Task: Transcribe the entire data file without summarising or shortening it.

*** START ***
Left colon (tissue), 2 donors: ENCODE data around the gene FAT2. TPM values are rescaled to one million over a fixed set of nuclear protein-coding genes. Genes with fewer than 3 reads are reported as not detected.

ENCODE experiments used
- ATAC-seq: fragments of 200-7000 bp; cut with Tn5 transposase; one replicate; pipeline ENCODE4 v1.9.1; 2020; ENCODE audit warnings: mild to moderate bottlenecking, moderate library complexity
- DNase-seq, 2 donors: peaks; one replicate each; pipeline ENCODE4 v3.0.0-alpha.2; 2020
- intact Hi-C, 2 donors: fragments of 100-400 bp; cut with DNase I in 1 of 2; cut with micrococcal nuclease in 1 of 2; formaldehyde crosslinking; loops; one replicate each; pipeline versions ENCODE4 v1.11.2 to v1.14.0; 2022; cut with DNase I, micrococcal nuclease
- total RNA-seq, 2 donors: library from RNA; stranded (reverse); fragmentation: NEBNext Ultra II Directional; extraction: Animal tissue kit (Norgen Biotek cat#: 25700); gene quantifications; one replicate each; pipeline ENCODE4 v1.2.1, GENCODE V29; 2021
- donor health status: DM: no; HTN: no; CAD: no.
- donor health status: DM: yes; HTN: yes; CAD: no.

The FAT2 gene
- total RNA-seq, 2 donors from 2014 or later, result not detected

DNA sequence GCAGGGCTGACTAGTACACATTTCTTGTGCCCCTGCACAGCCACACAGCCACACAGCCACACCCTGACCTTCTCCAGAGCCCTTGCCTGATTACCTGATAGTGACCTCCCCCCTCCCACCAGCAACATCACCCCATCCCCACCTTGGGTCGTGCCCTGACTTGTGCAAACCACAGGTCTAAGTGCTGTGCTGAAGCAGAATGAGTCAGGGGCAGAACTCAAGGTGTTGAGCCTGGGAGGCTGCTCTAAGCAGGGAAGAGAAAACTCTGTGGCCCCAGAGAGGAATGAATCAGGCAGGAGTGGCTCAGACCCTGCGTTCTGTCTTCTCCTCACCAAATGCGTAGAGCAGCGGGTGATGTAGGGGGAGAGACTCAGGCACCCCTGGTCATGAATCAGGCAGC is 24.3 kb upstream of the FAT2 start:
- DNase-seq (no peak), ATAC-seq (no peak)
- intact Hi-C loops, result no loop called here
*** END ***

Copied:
Left colon (tissue), 2 donors: ENCODE data around the gene FAT2. TPM values are rescaled to one million over a fixed set of nuclear protein-coding genes. Genes with fewer than 3 reads are reported as not detected.

ENCODE experiments used
- ATAC-seq: fragments of 200-7000 bp; cut with Tn5 transposase; one replicate; pipeline ENCODE4 v1.9.1; 2020; ENCODE audit warnings: mild to moderate bottlenecking, moderate library complexity
- DNase-seq, 2 donors: peaks; one replicate each; pipeline ENCODE4 v3.0.0-alpha.2; 2020
- intact Hi-C, 2 donors: fragments of 100-400 bp; cut with DNase I in 1 of 2; cut with micrococcal nuclease in 1 of 2; formaldehyde crosslinking; loops; one replicate each; pipeline versions ENCODE4 v1.11.2 to v1.14.0; 2022; cut with DNase I, micrococcal nuclease
- total RNA-seq, 2 donors: library from RNA; stranded (reverse); fragmentation: NEBNext Ultra II Directional; extraction: Animal tissue kit (Norgen Biotek cat#: 25700); gene quantifications; one replicate each; pipeline ENCODE4 v1.2.1, GENCODE V29; 2021
- donor health status: DM: no; HTN: no; CAD: no.
- donor health status: DM: yes; HTN: yes; CAD: no.

The FAT2 gene
- total RNA-seq, 2 donors from 2014 or later, result not detected

DNA sequence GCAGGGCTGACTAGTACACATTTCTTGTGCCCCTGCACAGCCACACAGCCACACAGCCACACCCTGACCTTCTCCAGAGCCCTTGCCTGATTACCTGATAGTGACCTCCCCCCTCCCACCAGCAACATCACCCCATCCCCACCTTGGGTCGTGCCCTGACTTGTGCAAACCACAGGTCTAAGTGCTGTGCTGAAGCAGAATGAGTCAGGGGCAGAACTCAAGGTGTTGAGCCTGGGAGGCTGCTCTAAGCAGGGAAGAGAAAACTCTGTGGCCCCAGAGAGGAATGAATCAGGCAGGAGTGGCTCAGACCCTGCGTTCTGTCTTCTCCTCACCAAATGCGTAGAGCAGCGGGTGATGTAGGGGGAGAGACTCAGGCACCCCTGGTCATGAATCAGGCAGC is 24.3 kb upstream of the FAT2 start:
- DNase-seq (no peak), ATAC-seq (no peak)
- intact Hi-C loops, result no loop called here